Sweet and sour salmon with lemon, ginger, and brown sugar

This recipe was a favourite of Joan’s German grandmother


Photo: Gabriela Herman

I found this recipe for sweet-and-sour carp, one of the dishes my father recalled relishing in Augsburg, in one of the handwritten, well-worn books of favorite recipes that my grandmother Lina Bernheim Nathan passed on to her daughters. Most Friday nights, when the family would gather at Great-Grandmother Rose’s apartment, she would start the meal with a carp dish, especially for Rosh Hashanah. She would use carp or black cod (also called sable); she always used the head and bones to make stock, because they add thickness and flavor to the sauce. And she served it with either a sweet-and-sour or a parsley sauce.

Today I use a large salmon fillet, cutting it raw into individual portions to poach in a fish stock flavored with spices, brown sugar, lemon, gingersnaps (added to give a sweet gingery flavor and dark color, and to thicken the sauce slightly), and then some crystallized ginger to spike the dish even more. It is easy to make, a real crowd- pleaser, and, in a modern way, reminds me oh so much of my childhood.

Makes: 12 small slices for an appetizer or 6 servings as a main course


1⅓ kg) salmon fillet, skinned and cut into 6 or 12 portions

Kosher salt and freshly ground black pepper, to taste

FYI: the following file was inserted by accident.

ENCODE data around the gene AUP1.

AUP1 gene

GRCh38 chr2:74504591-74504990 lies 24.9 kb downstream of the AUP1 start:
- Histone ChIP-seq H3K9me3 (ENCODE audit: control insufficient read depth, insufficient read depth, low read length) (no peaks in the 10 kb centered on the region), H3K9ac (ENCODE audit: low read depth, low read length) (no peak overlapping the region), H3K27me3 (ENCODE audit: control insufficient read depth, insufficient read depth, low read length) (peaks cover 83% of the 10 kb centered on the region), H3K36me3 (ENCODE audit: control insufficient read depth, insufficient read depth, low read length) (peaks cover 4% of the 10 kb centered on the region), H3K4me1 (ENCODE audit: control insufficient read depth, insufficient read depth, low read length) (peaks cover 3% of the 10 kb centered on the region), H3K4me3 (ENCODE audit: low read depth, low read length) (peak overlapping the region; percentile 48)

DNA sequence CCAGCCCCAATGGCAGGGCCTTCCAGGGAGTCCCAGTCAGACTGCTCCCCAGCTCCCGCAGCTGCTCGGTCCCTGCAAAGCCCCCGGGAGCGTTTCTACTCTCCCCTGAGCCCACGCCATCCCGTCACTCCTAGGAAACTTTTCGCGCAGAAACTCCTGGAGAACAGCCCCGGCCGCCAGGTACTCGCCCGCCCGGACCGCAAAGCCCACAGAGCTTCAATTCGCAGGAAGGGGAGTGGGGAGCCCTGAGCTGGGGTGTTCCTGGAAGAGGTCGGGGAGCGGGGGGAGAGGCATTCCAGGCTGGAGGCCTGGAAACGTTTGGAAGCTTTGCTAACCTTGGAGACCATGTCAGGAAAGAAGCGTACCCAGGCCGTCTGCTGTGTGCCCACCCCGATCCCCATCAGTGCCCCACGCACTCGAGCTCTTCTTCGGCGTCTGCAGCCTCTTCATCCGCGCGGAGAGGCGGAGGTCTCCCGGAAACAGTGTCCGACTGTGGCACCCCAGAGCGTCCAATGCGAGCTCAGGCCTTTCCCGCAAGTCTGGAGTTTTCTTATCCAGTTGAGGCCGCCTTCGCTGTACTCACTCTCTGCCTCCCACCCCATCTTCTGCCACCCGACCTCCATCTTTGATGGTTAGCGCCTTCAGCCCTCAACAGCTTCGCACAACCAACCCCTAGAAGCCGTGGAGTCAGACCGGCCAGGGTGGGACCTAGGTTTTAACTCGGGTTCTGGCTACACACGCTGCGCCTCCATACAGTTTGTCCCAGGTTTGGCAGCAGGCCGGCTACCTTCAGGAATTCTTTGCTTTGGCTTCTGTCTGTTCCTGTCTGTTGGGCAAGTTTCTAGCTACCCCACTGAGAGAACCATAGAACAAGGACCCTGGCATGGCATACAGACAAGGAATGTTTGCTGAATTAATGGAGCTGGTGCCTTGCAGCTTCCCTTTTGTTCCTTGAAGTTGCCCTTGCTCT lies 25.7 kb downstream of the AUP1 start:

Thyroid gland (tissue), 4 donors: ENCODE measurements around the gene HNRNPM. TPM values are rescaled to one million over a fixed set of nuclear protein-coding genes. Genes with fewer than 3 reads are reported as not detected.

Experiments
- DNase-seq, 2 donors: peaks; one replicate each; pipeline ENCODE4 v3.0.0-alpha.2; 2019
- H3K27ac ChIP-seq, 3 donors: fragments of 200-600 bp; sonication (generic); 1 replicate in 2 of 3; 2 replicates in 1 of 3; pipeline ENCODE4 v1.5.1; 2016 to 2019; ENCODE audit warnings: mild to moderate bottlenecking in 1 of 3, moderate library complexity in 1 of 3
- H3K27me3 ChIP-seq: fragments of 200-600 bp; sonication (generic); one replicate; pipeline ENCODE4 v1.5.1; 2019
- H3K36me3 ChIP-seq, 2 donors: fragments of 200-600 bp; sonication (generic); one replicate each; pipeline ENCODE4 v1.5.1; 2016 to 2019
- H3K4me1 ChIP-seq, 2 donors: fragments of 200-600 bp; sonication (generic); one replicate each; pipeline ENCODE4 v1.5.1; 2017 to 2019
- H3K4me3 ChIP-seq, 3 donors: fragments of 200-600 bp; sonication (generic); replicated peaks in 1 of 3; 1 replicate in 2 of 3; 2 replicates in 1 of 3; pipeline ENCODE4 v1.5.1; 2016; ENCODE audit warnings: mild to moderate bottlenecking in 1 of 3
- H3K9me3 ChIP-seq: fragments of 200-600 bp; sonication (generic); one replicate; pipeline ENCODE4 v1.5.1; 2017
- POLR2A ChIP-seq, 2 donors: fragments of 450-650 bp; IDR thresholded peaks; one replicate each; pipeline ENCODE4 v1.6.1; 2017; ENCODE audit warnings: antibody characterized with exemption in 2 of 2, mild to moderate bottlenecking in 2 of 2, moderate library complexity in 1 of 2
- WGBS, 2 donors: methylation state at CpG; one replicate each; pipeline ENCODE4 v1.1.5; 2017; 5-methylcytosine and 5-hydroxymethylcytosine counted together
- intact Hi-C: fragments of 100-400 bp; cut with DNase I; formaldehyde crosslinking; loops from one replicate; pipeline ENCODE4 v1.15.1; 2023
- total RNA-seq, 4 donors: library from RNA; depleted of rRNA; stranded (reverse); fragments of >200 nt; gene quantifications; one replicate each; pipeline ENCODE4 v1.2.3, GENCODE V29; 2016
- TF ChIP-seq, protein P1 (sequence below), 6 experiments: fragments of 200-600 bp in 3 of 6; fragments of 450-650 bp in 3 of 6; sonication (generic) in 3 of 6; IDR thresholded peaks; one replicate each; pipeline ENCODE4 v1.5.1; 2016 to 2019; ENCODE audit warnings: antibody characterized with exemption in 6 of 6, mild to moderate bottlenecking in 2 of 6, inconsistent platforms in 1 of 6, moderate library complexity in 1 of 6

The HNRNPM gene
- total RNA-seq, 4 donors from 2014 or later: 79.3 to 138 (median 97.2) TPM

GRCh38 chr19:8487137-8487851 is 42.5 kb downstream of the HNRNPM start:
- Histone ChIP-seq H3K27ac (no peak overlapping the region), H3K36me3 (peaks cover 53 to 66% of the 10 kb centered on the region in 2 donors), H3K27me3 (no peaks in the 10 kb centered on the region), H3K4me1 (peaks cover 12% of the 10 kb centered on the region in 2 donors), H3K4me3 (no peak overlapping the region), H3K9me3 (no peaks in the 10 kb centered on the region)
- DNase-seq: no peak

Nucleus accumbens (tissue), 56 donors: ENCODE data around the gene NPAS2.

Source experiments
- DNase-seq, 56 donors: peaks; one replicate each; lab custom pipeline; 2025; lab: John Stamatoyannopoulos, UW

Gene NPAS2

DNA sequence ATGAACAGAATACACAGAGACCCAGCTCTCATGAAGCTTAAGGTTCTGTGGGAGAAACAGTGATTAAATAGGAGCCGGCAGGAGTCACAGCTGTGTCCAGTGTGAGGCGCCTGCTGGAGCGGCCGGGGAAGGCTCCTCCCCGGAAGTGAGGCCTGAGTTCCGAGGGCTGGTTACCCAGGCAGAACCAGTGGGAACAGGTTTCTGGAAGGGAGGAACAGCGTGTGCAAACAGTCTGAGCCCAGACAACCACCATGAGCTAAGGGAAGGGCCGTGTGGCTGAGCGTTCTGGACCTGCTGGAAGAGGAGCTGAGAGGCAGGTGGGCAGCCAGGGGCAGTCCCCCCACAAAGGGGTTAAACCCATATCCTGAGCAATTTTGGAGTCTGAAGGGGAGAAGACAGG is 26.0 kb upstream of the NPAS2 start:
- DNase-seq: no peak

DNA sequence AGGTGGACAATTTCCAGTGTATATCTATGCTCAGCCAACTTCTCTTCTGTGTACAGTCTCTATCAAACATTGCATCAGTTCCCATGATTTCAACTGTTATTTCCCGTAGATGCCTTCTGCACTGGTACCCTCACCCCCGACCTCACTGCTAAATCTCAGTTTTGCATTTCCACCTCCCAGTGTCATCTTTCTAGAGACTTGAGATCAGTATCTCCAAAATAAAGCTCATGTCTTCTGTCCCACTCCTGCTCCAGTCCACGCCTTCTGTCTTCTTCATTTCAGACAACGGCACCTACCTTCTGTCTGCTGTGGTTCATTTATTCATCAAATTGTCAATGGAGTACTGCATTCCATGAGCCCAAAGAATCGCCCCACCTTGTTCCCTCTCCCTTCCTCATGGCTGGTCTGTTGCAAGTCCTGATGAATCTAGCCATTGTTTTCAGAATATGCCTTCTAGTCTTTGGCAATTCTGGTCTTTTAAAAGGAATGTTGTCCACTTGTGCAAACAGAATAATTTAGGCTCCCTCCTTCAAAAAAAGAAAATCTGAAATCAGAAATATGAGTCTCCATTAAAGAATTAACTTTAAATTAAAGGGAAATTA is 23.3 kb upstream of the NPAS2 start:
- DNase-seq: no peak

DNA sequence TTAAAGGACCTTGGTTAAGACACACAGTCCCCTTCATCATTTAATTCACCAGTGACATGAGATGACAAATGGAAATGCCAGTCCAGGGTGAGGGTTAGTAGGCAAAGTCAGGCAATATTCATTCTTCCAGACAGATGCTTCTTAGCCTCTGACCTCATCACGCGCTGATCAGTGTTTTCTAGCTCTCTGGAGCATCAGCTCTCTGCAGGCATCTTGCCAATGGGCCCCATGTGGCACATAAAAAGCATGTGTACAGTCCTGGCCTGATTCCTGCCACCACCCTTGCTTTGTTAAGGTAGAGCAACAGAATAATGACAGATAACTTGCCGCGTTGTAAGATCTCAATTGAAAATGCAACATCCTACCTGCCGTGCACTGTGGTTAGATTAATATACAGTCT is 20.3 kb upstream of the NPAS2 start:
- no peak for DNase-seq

About 1.4 litres fish or vegetable stock

3 lemons, 2 thinly sliced and seeded, the other juiced

2 medium onions, sliced into thin rings

1 bay leaf

80g raisins

½ tsp whole cloves

71g light- or dark-brown sugar

1 tsp ground ginger

6 gingersnaps

2 tbsp diced crystallized ginger

2 tbsp chopped fresh dill


Season the salmon with salt and pepper in a large heavy-bottomed skillet or Dutch oven large enough to hold the fish in one layer. Add the stock, plus water if needed to barely cover the fish, arrange the lemon and onion slices on top, then drop in the bay leaf, raisins, and cloves. Simmer over medium heat, uncovered, for about 10 minutes, or until the fish is almost cooked through.

Add the brown sugar, ground ginger, gingersnaps, and crystallized ginger, and continue cooking for about 5 minutes, taking care not to overcook. You’ll know the fish is cooked if it is firm to the touch; sometimes I pierce a fork into the center to make sure. Once the fish is cool, remove the bay leaf, then transfer the fish to a serving plate. Scatter the onion and lemon slices on top. Boil the liquid over medium-high heat until it has reduced by half, then pour it over the fish.

Taste, and drizzle with the juice from the third lemon. Refrigerate until serving, then serve at room temperature, sprinkled with dill.

Both recipes extracted from: My Life in Recipes: Food, Family, and Memories
© 2024. Excerpted by permission of Alfred A. Knopf, a division of Penguin Random House LLC. All rights reserved. No part of this excerpt may be reproduced or reprinted without permission in writing from the publisher.

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